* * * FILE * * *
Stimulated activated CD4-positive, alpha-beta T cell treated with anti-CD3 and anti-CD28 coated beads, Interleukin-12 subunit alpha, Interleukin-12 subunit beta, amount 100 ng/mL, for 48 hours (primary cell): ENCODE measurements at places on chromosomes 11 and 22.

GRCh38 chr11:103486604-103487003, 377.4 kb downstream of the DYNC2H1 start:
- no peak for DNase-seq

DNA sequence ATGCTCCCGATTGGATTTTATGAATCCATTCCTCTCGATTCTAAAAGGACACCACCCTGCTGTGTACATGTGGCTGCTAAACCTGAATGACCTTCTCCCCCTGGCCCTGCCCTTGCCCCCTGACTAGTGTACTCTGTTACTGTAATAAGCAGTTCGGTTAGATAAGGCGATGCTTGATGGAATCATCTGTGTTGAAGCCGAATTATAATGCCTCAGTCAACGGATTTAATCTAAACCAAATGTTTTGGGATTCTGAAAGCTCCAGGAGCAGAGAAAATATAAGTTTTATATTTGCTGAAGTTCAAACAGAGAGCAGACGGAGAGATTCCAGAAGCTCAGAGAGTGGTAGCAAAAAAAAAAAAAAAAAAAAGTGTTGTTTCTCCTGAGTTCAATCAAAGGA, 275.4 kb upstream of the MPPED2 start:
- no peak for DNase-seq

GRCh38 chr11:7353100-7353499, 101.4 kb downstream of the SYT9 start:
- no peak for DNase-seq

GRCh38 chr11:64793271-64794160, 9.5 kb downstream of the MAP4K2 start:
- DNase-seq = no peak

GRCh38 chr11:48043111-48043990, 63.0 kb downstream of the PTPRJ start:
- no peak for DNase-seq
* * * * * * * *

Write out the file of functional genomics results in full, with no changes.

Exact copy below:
Stimulated activated CD4-positive, alpha-beta T cell treated with anti-CD3 and anti-CD28 coated beads, Interleukin-12 subunit alpha, Interleukin-12 subunit beta, amount 100 ng/mL, for 48 hours (primary cell): ENCODE measurements at places on chromosomes 11 and 22.

GRCh38 chr11:103486604-103487003, 377.4 kb downstream of the DYNC2H1 start:
- no peak for DNase-seq

DNA sequence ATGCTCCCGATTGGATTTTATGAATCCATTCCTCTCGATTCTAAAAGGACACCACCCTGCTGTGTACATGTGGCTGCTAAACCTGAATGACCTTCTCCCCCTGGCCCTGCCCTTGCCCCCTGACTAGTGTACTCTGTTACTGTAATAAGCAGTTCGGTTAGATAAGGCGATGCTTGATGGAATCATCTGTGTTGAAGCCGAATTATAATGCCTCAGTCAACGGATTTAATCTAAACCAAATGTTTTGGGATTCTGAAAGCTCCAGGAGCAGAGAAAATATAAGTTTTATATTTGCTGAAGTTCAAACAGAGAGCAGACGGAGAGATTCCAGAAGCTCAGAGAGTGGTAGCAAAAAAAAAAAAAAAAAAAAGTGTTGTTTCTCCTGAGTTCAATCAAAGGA, 275.4 kb upstream of the MPPED2 start:
- no peak for DNase-seq

GRCh38 chr11:7353100-7353499, 101.4 kb downstream of the SYT9 start:
- no peak for DNase-seq

GRCh38 chr11:64793271-64794160, 9.5 kb downstream of the MAP4K2 start:
- DNase-seq = no peak

GRCh38 chr11:48043111-48043990, 63.0 kb downstream of the PTPRJ start:
- no peak for DNase-seq